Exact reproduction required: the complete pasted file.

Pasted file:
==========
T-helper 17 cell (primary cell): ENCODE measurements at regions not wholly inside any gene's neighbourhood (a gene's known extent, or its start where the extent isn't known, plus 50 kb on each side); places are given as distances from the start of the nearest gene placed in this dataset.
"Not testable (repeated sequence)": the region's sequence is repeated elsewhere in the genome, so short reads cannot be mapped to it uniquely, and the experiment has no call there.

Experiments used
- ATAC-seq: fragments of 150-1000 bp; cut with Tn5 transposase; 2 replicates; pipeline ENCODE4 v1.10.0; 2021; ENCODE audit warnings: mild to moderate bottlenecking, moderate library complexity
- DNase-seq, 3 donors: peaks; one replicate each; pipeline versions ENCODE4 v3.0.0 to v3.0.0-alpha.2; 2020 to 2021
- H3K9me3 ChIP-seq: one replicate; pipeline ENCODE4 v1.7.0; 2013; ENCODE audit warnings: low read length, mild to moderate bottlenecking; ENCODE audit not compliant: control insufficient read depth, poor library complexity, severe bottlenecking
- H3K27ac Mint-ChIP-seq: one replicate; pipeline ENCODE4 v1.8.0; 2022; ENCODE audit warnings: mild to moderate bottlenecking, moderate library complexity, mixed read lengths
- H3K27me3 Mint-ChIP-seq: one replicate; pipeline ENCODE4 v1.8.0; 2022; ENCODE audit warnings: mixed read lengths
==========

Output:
T-helper 17 cell (primary cell): ENCODE measurements at regions not wholly inside any gene's neighbourhood (a gene's known extent, or its start where the extent isn't known, plus 50 kb on each side); places are given as distances from the start of the nearest gene placed in this dataset.
"Not testable (repeated sequence)": the region's sequence is repeated elsewhere in the genome, so short reads cannot be mapped to it uniquely, and the experiment has no call there.

Experiments used
- ATAC-seq: fragments of 150-1000 bp; cut with Tn5 transposase; 2 replicates; pipeline ENCODE4 v1.10.0; 2021; ENCODE audit warnings: mild to moderate bottlenecking, moderate library complexity
- DNase-seq, 3 donors: peaks; one replicate each; pipeline versions ENCODE4 v3.0.0 to v3.0.0-alpha.2; 2020 to 2021
- H3K9me3 ChIP-seq: one replicate; pipeline ENCODE4 v1.7.0; 2013; ENCODE audit warnings: low read length, mild to moderate bottlenecking; ENCODE audit not compliant: control insufficient read depth, poor library complexity, severe bottlenecking
- H3K27ac Mint-ChIP-seq: one replicate; pipeline ENCODE4 v1.8.0; 2022; ENCODE audit warnings: mild to moderate bottlenecking, moderate library complexity, mixed read lengths
- H3K27me3 Mint-ChIP-seq: one replicate; pipeline ENCODE4 v1.8.0; 2022; ENCODE audit warnings: mixed read lengths